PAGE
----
Season 3, Episode 3 - Communications researcher Elizabeth Stoycheff, Ph.D., on our love hate/relationship with the power of social media

Researcher Elizabeth Stoycheff, Ph.D., talks about Americans' love/hate relationship with social media.

Episode Description

Associate professor Elizabeth Stoycheff, Ph.D., talks about her research into the power of social media, why so many users struggle with conflicting feelings about the platforms and how to regulate our social media use for the better.

About

Elizabeth Stoycheff, Ph.D., teaches journalism, new media, international communication and quantitative methods. She has been named a Promising Professor by the Association for Education in Journalism and Mass Communication and earned the College of Fine, Performing and Communication Arts Outstanding Teaching Award in 2017. She was also awarded a Scripps Howard Visiting Professor in Social Media. 

Her research focuses on the role of new media in shaping public opinion about democracy, media censorship and press freedom, which is grounded in a range of contexts from the Arab Spring to Russia-Ukraine relations to NSA internet surveillance. She is an expert in online privacy and government monitoring as well as disinformation ("fake news") campaigns. She specializes in big data comparative surveys, natural experiments and formal experimental designs.

Additional Resources

Follow Elizabeth Stoycheff on Twitter https://twitter.com/estoyche

Follow Prof. Stoycheff on Facebook https://www.facebook.com/elizabeth.stoycheff

Read Prof. Stoycheff's article "How Facebook Went from Friend to Enemy" https://theconversation.com/how-facebook-went-from-friend-to-frenemy-110130

Follow the College of Fine, Performing and Communication Arts on Instagram https://www.instagram.com/waynestatecfpca/

Follow CFPCA on Twitter https://twitter.com/waynestatecfpca

Follow CFPCA on Facebook https://www.facebook.com/WayneStateCFPCA

Transcript

Announcer:                   Welcome to Today@Wayne, a podcast that engages and informs the Wayne State University campus community with news announcements, information and turn events discussions relevant to the university's goals and mission. Today@Wayne serves as the perfect form for our campus to begin a conversation or keep one going. Thanks for joining us.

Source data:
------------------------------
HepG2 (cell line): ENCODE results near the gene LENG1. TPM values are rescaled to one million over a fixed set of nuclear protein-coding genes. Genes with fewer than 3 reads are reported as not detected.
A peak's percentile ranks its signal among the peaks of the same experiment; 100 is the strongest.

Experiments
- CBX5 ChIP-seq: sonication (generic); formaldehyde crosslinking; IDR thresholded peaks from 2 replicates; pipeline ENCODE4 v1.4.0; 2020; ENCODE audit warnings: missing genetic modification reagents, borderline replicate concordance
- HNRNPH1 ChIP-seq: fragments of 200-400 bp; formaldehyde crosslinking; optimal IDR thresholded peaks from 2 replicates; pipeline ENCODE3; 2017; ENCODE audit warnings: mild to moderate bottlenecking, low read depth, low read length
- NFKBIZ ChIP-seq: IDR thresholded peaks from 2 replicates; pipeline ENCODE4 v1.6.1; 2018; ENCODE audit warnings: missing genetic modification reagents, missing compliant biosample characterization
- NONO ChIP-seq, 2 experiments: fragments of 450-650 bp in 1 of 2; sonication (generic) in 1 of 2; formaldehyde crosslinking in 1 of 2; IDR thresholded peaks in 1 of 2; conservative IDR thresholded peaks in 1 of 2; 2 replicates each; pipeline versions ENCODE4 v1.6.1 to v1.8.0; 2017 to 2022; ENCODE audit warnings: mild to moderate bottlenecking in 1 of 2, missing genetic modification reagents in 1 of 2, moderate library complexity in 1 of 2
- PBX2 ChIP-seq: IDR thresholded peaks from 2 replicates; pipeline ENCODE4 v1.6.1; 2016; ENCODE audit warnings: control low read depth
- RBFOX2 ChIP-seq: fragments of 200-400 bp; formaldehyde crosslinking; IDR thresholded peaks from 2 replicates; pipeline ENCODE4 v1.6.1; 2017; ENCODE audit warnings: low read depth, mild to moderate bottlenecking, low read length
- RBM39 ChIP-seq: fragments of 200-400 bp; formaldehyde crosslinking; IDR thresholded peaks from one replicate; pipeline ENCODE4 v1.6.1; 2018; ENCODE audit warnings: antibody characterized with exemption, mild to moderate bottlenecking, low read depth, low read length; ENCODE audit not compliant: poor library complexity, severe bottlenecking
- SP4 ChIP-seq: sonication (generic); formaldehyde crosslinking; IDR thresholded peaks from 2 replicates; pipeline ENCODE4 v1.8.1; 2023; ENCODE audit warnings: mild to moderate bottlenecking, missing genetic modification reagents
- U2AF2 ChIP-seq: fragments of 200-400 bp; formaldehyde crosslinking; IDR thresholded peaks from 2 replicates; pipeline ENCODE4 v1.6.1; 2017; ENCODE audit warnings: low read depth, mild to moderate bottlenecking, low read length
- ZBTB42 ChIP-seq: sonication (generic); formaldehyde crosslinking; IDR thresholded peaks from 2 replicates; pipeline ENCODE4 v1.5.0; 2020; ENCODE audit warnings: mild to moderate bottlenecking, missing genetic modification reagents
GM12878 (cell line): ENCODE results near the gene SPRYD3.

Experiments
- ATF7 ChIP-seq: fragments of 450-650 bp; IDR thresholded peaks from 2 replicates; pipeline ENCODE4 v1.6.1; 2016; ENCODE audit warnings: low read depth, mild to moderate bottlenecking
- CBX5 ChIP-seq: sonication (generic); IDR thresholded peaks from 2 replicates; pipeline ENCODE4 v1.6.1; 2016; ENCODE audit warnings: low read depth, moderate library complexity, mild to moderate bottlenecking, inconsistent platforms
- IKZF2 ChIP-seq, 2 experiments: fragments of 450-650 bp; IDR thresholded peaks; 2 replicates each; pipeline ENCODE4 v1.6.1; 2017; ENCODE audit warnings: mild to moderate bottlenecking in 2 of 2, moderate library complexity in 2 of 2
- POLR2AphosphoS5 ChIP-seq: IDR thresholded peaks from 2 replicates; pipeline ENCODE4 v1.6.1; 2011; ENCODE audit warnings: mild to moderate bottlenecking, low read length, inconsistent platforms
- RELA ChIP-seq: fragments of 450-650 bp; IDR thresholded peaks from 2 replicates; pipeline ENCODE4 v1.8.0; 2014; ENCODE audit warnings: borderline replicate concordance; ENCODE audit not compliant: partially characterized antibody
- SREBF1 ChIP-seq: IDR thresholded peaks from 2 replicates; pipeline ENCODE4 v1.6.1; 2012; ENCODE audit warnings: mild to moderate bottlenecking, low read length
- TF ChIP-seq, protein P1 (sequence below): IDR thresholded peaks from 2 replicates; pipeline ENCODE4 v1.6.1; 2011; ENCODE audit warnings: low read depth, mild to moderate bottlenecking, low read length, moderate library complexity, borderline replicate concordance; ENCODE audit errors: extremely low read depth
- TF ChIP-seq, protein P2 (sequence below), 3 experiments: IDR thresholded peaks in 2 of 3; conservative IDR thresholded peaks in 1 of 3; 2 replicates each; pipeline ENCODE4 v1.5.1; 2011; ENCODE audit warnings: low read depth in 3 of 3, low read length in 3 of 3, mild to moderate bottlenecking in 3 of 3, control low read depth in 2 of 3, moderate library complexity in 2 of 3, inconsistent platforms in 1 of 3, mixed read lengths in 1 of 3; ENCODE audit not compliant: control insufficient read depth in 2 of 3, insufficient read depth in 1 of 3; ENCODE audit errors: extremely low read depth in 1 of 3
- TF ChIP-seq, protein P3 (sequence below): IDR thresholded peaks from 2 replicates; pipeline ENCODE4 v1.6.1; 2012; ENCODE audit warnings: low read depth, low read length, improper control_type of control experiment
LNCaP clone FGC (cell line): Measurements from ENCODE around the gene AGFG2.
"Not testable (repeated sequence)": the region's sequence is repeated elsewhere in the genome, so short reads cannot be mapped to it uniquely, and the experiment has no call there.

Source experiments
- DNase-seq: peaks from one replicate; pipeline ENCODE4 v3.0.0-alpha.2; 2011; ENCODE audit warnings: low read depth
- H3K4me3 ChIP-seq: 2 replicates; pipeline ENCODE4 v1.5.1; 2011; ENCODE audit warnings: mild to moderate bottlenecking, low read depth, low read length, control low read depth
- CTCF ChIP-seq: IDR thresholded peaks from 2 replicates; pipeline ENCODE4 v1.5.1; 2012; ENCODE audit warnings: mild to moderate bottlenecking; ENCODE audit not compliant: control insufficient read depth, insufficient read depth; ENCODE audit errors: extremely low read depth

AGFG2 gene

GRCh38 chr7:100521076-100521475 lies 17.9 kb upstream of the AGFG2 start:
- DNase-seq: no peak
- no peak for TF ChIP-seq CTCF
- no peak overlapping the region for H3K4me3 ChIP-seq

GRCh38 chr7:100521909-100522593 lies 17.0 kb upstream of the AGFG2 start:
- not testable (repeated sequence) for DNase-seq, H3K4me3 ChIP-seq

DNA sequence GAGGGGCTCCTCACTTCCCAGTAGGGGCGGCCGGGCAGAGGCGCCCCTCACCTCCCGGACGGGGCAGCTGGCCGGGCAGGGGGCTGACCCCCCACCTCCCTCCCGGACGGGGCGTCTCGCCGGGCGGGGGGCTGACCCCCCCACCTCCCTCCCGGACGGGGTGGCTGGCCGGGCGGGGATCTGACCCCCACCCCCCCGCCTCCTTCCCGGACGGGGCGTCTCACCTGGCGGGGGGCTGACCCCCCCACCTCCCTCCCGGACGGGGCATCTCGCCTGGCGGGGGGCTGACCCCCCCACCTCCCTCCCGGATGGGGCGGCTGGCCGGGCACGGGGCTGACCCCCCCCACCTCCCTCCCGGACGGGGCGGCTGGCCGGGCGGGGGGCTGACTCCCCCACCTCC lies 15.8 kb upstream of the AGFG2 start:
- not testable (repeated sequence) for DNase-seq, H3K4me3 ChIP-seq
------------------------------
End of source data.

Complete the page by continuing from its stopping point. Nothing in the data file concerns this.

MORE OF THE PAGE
Darrell Dawsey:             Welcome to the Today@Wayne Podcast, I'm your host Darrell Dawsey. Over the past few years, thanks to issues such as data breaches, the spread of misinformation and its impact on the hearts and minds of young people, social media, and the habits we've developed around it have become a major concern for many around the country. In Congress there are calls to more broad, more heavily regulate platforms such as Facebook. In Silicon Valley, tech companies are taking it upon themselves to self-regulate on matters such as privacy, and in many homes, parents, and even young people themselves are taking it upon themselves to limit their own social media access.

                                    Suddenly, America seems to have a love/hate relationship with social media. At Wayne State, associate professor Elizabeth Stoycheff has spent considerable time researching Americans' ties to their social media, and she's developed some pretty interesting thoughts about what we get from social media, why it impacts as so and what we can do to mitigate it to negative influences. She's here with us today to talk about her work, and we want to say welcome.

Elizabeth Stoycheff:      Thanks, Darrell. I'm happy to be here.

Darrell Dawsey:             Thanks for joining us Elizabeth, this is great. So I've read a little bit about your work, but I was wondering if you could maybe just explain to our readers a little bit about what it is that you study and why it's important.

Elizabeth Stoycheff:      Sure. So my primary area of expertise is journalism and journalism communication. And within that I study social media. I've studied social media for probably 10 years now. And there was a lot of optimism around Facebook when it came out in 2004, and each subsequent platform that has preceded it has brought a lot of excitement and these are very powerful, popular tools. They teach us a lot about the social world and our relationships with one another, how we get information, how we get news, how we share interests.

                                    But lately, as you mentioned, social media have been having some reputational crises, both in the realm of data and individual privacy as well as disinformation. And so I think these are important things that we need to continue to keep an eye on and study the effects of as we continue to spend so much time with social media.

Darrell Dawsey:             Well, you've certainly been keeping an eye on it. You've done some great work, and I just want to ask you, can you give us a sense, can you summarize some key conclusions perhaps that you've developed in the course of your study?

Elizabeth Stoycheff:      Sure. So if we're talking about Facebook specifically, we know that Facebook is the most popular social media app around the world, and despite its recent reputational problems, it really hasn't affected its market dominance here in the United States. And it's continuing to grow in developing countries where it's prioritizing a lot of its growth right now. And they continue to have market dominance here in the United States, which is why it's so important, and it's making it one of the most powerful communication channels today.